Over the last few months, we have seen a couple of really interesting cases on the extent to which people are protected from discrimination because of their beliefs. But which beliefs are worthy of protection and which are not? The answer to this question can prove difficult to predict.
In the case of Casamitjana v The League Against CruelSports, the claimant won an important victory in front of the NorwichEmployment Tribunal, convincing Employment Judge Robin Postle that his belief in ‘ethical veganism’ was worthy of protection under the Equality Act2010. He must now prove that his dismissal was actually a result of his beliefs; his employers argue that he was dismissed for gross misconduct!
‘Gender is immutable’
In contrast, the case of Forstater v CGD Europe concerned a tax expert whose contract of employment was not renewed after she posted various messages on Twitter, voicing her opinion on the extent to which people can ‘self-identify’ as a gender different from that into which they were apparently born. When this case was heard by the London CentralEmployment Tribunal, Employment Judge Tayler concluded that the claimant’s beliefs were not protected by the Equality Act 2010. The views were found to be “incompatible with human dignity and fundamental rights of others “. As a result, they were not worthy of respect in a democratic society, which is one of the established requirements for a belief to be protected under discrimination legislation.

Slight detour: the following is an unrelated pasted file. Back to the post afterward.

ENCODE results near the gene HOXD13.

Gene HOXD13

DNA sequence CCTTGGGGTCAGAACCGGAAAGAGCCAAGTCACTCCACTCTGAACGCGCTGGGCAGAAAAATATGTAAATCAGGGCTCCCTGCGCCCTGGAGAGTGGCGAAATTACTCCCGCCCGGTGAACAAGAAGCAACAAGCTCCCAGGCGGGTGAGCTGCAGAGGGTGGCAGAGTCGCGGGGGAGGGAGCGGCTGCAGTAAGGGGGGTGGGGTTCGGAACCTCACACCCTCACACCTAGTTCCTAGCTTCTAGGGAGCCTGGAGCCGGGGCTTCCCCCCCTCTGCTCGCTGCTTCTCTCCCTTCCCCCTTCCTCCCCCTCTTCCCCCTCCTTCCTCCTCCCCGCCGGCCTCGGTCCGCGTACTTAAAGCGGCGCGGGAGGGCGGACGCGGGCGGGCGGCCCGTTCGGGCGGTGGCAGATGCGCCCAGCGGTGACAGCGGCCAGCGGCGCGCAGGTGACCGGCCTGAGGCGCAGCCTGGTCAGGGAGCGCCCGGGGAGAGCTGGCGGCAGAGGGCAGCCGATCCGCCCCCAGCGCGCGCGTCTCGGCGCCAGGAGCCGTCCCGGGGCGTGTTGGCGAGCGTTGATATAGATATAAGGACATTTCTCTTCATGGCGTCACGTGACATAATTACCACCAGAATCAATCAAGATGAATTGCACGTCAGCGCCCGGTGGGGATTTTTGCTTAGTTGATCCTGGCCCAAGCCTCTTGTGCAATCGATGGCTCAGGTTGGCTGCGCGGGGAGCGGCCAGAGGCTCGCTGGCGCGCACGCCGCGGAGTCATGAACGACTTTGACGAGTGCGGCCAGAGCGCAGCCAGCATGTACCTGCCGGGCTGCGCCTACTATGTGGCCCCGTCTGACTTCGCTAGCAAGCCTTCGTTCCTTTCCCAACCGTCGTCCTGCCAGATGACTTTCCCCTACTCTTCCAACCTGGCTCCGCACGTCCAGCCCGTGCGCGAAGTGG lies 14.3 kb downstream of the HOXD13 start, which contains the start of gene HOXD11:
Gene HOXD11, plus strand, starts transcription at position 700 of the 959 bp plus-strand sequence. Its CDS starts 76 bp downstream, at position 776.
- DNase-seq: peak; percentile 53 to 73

This is an interesting area of employment law, which is ripe for further development. If you would like to discuss the issues in more detail, please get in touch. We will also be covering these cases at our upcoming employment law seminar on 24th March 2020.
Email us at email@example.com to reserve your place.